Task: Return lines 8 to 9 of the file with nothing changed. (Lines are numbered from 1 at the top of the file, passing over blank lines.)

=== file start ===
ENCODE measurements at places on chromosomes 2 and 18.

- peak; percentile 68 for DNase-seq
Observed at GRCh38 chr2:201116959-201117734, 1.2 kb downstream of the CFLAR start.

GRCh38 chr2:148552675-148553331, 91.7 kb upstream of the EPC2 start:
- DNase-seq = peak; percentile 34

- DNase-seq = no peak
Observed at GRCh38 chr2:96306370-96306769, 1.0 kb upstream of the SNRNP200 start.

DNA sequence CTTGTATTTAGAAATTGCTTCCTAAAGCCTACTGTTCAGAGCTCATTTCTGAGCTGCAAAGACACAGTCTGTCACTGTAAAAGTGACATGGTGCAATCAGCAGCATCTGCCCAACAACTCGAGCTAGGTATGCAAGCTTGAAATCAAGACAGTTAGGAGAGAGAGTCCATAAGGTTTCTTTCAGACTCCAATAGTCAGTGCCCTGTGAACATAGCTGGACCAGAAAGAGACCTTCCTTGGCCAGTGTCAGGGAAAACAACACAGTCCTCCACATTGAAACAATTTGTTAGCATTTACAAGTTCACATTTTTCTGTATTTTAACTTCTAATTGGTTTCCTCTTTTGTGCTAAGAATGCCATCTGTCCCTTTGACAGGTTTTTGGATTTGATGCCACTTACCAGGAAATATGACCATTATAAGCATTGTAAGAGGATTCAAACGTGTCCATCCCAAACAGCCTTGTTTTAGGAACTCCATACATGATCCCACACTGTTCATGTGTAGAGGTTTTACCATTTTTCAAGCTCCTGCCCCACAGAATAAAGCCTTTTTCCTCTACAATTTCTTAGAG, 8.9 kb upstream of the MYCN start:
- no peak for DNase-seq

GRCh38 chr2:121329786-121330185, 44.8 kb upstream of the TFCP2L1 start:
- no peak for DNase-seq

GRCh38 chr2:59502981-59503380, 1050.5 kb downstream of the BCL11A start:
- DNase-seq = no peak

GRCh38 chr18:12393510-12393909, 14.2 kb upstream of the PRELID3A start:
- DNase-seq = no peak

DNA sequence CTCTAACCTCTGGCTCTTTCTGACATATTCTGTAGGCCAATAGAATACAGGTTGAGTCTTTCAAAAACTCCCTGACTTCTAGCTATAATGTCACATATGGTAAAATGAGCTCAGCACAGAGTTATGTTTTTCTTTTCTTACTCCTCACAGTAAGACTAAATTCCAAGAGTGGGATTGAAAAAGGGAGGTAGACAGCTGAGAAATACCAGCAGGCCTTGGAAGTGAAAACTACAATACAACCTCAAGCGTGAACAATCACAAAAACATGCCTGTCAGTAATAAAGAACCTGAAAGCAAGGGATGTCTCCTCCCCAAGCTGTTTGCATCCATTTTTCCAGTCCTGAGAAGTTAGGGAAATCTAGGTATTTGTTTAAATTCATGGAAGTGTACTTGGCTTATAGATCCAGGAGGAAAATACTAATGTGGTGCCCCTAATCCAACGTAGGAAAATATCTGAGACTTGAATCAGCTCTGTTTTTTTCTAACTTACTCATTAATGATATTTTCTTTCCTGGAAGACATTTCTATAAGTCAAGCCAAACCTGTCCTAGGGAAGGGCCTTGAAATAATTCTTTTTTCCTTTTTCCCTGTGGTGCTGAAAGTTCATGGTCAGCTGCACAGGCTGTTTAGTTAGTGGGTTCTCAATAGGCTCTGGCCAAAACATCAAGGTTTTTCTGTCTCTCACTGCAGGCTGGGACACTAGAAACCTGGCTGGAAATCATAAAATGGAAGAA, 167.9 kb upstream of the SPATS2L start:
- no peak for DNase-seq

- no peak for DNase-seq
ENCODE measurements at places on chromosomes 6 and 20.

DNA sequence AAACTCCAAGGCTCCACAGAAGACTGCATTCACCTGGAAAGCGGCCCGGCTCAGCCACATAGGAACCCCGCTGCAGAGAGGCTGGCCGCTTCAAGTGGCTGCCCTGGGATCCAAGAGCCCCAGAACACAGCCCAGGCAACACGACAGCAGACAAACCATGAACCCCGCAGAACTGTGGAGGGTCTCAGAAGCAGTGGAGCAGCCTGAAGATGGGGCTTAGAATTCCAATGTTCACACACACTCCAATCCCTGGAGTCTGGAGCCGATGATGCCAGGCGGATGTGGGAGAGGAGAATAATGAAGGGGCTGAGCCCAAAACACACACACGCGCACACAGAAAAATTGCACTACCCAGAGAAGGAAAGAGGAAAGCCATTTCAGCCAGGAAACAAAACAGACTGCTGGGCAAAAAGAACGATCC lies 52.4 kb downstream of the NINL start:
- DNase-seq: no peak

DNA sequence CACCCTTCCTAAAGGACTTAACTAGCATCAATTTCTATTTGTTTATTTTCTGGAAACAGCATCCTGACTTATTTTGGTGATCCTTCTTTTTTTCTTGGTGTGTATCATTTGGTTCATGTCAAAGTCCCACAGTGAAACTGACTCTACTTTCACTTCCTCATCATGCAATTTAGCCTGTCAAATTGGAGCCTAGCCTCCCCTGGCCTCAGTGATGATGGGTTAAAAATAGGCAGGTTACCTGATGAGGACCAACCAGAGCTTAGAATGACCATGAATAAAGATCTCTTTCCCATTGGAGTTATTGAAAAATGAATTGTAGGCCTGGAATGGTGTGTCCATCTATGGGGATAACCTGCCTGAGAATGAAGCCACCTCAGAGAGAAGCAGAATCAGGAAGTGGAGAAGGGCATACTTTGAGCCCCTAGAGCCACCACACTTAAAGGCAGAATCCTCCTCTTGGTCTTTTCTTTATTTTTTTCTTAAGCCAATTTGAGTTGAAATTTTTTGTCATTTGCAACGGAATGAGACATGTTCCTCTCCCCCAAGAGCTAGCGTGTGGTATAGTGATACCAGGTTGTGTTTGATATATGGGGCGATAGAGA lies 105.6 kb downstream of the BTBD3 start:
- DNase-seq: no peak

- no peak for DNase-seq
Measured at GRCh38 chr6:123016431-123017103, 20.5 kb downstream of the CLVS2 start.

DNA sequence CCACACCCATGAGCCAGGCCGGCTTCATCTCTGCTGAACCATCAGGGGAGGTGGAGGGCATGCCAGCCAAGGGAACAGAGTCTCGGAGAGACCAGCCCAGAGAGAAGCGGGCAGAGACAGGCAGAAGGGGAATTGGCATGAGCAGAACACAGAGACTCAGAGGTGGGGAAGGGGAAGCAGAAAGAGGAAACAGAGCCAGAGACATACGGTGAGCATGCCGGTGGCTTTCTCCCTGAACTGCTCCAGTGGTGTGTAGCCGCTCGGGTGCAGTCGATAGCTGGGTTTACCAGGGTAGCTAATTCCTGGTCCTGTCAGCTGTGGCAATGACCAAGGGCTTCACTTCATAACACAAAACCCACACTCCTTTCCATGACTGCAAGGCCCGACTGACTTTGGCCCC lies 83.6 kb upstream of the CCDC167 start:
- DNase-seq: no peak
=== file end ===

DNA sequence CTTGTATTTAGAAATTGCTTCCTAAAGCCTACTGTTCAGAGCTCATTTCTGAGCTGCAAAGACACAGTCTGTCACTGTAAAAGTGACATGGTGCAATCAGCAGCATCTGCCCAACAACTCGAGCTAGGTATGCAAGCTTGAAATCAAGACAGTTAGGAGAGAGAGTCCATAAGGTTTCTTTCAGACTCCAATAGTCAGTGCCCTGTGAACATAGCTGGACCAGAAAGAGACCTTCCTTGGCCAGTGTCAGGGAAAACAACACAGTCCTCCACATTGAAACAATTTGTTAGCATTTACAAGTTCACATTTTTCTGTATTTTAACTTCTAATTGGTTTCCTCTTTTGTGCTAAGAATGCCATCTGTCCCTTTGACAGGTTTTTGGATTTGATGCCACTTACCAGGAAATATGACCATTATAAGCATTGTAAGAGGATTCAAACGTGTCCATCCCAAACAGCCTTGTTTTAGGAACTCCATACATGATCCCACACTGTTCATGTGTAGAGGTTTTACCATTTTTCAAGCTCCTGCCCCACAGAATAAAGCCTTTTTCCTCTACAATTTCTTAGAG, 8.9 kb upstream of the MYCN start:
- no peak for DNase-seq